Gateleg tables have been versatile space saving pieces of furniture since the 16th century. A gateleg, or drop leaf, table features a narrow center section as the base of the table. There are one or two large hinged sections which are supported by legs that swing out like a gate to make a much larger table. When folded down, the table can function as a console table or be easily stored. When the leaves are up, it can be used for dining or a workspace.
My mom had a great old gateleg table in her garage for years. She had taken it from her parents’ home after they passed with the intention of someday restoring it. The table had been something my grandmother rescued from a side of the road junk pile in the late 1960s (I come from a long line of DIYers!). Once grandma got the table home and cleaned up she gave it a very stylish 60s update with some yellow green paint. In the 50 or so years to follow the table had seen some better days. When I rescued it from my mom’s garage this is what it looked like:
Because of the vintage age of this piece, I wanted to be careful about possible lead paint. You can purchase test swabs and quickly & easily find out if the piece you are working on contains lead paint. If the paint is pre 1978 it could contain lead and sanding it could release the lead particles into the environment. The test is as easy as swabbing the furniture piece, if it turns red the paint has lead! Luckily my piece did not have lead.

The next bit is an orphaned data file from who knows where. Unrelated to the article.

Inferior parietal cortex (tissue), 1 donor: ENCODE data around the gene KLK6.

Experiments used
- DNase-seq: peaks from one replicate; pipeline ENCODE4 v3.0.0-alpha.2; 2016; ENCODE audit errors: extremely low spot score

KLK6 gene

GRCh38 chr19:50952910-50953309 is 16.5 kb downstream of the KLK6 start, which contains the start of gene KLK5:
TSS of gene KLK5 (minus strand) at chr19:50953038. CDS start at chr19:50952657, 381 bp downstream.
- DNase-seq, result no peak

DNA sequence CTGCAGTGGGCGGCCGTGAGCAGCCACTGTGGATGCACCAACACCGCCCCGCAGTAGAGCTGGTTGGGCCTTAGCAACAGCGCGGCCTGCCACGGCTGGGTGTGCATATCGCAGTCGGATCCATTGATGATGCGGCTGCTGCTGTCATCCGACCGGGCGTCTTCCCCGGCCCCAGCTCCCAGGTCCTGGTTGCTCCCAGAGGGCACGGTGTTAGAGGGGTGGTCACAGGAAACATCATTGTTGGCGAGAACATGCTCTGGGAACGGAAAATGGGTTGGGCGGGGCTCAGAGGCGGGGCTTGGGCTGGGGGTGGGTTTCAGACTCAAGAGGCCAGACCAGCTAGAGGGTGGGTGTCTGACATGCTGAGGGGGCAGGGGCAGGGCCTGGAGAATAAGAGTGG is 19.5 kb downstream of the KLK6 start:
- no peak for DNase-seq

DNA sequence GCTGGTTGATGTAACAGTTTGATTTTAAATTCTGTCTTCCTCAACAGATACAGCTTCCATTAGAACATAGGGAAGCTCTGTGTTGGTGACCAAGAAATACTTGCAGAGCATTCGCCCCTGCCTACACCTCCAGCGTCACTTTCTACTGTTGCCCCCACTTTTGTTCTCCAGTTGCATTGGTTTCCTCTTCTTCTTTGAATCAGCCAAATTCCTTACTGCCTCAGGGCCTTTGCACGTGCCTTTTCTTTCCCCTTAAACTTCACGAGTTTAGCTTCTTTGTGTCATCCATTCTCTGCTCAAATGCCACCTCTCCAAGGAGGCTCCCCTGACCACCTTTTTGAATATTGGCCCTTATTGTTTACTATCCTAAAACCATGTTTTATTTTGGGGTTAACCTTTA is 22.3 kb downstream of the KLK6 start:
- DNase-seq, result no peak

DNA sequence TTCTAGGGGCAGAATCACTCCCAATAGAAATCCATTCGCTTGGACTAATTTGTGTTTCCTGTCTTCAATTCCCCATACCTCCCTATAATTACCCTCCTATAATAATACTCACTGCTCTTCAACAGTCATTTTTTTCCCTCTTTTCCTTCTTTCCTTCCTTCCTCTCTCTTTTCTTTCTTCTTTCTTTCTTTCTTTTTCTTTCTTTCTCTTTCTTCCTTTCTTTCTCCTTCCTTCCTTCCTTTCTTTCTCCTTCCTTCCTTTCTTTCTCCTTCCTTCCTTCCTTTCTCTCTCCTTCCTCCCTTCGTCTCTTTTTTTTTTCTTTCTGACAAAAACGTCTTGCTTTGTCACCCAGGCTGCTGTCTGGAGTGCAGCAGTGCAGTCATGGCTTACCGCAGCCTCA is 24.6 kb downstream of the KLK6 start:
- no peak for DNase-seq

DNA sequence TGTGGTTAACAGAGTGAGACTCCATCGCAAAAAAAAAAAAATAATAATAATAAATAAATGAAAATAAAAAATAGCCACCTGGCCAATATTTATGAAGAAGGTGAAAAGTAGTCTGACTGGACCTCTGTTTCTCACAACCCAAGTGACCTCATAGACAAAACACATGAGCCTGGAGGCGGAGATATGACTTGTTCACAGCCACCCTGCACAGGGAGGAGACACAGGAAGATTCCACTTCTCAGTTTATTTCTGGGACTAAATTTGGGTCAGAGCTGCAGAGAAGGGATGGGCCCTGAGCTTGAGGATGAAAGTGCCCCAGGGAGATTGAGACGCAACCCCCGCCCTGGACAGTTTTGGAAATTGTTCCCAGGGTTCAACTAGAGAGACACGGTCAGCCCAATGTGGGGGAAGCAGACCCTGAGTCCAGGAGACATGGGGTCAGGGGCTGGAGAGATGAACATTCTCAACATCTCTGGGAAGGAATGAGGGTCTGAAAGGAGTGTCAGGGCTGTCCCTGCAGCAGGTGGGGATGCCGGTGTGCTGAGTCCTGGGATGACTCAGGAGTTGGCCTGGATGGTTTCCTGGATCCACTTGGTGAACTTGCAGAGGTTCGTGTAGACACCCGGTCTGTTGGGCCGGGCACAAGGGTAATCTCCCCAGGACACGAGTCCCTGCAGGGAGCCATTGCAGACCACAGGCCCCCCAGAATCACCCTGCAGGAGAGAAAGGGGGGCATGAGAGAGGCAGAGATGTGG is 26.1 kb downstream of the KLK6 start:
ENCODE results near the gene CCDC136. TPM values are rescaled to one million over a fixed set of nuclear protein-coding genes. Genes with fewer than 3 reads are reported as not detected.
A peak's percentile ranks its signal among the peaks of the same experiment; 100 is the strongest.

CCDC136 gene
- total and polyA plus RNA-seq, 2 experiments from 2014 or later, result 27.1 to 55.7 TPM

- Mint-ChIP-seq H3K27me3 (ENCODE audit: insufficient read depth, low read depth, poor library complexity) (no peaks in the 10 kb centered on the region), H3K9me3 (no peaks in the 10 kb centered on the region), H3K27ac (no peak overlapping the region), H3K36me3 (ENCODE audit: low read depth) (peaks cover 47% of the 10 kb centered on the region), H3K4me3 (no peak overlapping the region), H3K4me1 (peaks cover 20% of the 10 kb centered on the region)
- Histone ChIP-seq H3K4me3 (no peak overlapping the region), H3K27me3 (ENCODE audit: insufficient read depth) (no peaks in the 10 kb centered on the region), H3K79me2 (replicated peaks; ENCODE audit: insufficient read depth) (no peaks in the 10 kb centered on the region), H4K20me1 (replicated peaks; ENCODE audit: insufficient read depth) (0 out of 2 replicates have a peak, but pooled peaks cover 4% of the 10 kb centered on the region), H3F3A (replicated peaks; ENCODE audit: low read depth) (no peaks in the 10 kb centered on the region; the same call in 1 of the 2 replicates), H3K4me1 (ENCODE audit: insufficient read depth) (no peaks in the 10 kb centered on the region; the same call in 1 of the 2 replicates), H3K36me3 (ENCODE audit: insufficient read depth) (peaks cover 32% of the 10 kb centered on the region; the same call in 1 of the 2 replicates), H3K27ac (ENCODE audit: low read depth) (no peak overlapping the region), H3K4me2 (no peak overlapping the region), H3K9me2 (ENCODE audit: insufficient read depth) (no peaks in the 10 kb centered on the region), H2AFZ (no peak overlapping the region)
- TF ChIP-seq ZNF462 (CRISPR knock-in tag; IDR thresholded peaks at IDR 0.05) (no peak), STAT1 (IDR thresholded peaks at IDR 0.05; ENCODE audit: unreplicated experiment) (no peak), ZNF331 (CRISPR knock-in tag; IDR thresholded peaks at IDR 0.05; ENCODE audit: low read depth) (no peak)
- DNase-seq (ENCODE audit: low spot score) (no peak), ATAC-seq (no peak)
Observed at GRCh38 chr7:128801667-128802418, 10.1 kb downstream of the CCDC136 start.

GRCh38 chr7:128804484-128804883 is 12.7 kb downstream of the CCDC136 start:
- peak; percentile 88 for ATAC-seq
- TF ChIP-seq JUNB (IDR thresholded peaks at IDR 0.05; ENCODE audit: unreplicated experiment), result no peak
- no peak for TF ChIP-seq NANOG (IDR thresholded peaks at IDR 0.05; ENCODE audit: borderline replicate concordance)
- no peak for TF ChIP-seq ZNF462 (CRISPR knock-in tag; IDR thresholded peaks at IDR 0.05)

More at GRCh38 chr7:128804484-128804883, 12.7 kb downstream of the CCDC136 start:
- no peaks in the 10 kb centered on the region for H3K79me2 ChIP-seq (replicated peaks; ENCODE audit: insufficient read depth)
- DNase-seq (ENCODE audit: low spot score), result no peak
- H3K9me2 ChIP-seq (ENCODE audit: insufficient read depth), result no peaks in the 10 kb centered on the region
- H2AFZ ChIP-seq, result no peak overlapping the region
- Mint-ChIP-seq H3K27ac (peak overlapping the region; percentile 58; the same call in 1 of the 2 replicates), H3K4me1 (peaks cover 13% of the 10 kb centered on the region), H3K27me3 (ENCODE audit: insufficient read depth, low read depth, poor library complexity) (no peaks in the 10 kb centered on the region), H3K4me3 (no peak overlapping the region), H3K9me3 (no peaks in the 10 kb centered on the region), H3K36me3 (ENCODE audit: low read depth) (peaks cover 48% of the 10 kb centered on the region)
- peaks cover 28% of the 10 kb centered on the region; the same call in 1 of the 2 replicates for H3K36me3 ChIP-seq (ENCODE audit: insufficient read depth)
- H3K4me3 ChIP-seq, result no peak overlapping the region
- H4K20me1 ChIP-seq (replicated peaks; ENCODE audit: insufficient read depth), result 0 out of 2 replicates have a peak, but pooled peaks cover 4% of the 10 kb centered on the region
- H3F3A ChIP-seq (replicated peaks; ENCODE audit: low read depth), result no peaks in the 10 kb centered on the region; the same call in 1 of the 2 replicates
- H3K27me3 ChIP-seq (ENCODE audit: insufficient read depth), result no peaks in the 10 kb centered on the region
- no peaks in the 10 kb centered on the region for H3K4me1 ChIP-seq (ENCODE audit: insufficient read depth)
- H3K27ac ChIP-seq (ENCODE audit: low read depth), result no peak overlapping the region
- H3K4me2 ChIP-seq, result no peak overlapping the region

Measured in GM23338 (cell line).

If your vintage furniture has lead paint, it is important that you do NOT sand it. Sanding will turn the lead into tiny particles that you could breath in, or small children could ingest the fallen paint chips. You might want to consider having a professional handle the restoration if there is lead paint that is flaking. If the flaking is not severe, take a soapy wet rag and rub down the entire table and especially any areas with chipped paint. Once you have removed all the flaking paint, wipe again with a clean wet rag, then bag up the rags and drop cloth. Lead paint is considered hazardous waste so you will want to dispose of this properly. Once you paint the piece, you should seal the entire thing with a shellac.
Before painting my table, I had repairs to do. Some of the leg connections were loose so first I used wood glue to make the table stable again. After the glue dried, I sanded the table lightly with a sanding block then wiped with a wet rag.
I wanted the table to have coastal meets farmhouse vibe. The entire table got two coats of Behr Chalk Paint in Gingham Blue. Then I painted just the table top & leaves with Behr Chalk Paint in Farmhouse White. It is such a sweet color combination! I lightly distressed parts of the table to expose some of the blue on the tabletop.
The table already looked a million times better but I wanted to add something extra to it. I found a cute stencil set that included some folk art looking chickens and also a chicken wire design.
The chicken wire design was perfect for the center section. As I mostly plan to use this table with the leaves down as a console table, the center section is the main “table top”. A simple chicken couple decorate each leaf. After the paint dried, I rubbed Behr Decorative Wax on the entire project to add a protective layer.
I hope grandma would be proud of the table’s newest look! I love the way it came out and is the perfect “drop spot” in my entry for keys and other items.